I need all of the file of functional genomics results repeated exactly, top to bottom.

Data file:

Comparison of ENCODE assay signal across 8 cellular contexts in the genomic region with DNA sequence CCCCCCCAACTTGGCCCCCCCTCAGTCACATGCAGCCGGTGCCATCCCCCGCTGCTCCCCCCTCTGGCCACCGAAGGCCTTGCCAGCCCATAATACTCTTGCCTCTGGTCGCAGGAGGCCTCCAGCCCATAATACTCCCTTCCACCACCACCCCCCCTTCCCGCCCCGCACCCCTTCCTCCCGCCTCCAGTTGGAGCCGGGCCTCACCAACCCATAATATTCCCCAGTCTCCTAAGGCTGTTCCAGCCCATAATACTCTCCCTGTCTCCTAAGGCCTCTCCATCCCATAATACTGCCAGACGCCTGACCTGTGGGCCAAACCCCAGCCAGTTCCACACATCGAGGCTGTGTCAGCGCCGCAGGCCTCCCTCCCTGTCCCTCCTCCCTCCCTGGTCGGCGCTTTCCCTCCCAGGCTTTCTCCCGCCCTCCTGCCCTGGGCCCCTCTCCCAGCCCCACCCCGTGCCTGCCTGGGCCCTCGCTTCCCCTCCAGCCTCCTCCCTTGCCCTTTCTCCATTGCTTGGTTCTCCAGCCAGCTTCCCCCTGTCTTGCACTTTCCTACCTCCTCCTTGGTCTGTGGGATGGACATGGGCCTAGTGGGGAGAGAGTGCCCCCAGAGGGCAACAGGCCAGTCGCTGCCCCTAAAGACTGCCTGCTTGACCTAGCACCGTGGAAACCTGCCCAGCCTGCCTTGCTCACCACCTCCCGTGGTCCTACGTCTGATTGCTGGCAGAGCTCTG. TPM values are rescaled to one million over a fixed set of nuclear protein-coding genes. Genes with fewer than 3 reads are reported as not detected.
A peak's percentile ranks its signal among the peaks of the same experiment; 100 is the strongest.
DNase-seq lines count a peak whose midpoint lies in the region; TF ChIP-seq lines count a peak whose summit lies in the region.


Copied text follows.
Comparison of ENCODE assay signal across 8 cellular contexts in the genomic region with DNA sequence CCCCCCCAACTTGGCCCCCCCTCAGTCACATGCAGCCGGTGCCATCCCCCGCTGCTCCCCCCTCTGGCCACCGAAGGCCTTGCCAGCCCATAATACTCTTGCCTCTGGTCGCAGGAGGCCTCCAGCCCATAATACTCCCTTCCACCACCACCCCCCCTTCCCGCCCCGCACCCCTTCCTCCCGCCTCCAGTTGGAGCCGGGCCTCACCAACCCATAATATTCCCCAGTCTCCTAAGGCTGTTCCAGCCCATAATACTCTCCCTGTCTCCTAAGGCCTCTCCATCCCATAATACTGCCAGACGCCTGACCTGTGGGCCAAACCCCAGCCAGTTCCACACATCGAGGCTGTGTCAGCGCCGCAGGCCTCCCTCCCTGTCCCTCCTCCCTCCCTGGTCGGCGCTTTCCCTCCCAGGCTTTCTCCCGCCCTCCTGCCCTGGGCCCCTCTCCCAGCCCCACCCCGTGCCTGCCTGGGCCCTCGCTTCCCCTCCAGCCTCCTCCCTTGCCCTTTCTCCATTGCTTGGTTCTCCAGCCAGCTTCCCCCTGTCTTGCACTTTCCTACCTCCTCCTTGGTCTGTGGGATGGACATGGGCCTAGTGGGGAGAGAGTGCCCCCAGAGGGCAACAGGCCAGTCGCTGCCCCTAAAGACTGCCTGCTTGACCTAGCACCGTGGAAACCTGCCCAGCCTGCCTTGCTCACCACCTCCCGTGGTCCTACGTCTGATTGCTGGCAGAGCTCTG. TPM values are rescaled to one million over a fixed set of nuclear protein-coding genes. Genes with fewer than 3 reads are reported as not detected.
A peak's percentile ranks its signal among the peaks of the same experiment; 100 is the strongest.
DNase-seq lines count a peak whose midpoint lies in the region; TF ChIP-seq lines count a peak whose summit lies in the region.